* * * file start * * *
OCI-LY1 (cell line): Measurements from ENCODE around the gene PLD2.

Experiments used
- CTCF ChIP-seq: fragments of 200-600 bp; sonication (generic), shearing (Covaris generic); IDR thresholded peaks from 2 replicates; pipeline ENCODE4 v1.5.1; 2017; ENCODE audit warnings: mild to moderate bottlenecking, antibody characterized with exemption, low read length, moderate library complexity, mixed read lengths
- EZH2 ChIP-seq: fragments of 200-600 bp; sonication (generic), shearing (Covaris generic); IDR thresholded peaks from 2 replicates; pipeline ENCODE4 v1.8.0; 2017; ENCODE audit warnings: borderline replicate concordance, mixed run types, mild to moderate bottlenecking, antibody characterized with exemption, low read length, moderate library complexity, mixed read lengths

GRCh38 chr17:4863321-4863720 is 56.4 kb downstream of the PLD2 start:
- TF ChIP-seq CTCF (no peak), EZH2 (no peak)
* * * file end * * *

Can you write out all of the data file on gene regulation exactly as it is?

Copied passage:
OCI-LY1 (cell line): Measurements from ENCODE around the gene PLD2.

Experiments used
- CTCF ChIP-seq: fragments of 200-600 bp; sonication (generic), shearing (Covaris generic); IDR thresholded peaks from 2 replicates; pipeline ENCODE4 v1.5.1; 2017; ENCODE audit warnings: mild to moderate bottlenecking, antibody characterized with exemption, low read length, moderate library complexity, mixed read lengths
- EZH2 ChIP-seq: fragments of 200-600 bp; sonication (generic), shearing (Covaris generic); IDR thresholded peaks from 2 replicates; pipeline ENCODE4 v1.8.0; 2017; ENCODE audit warnings: borderline replicate concordance, mixed run types, mild to moderate bottlenecking, antibody characterized with exemption, low read length, moderate library complexity, mixed read lengths

GRCh38 chr17:4863321-4863720 is 56.4 kb downstream of the PLD2 start:
- TF ChIP-seq CTCF (no peak), EZH2 (no peak)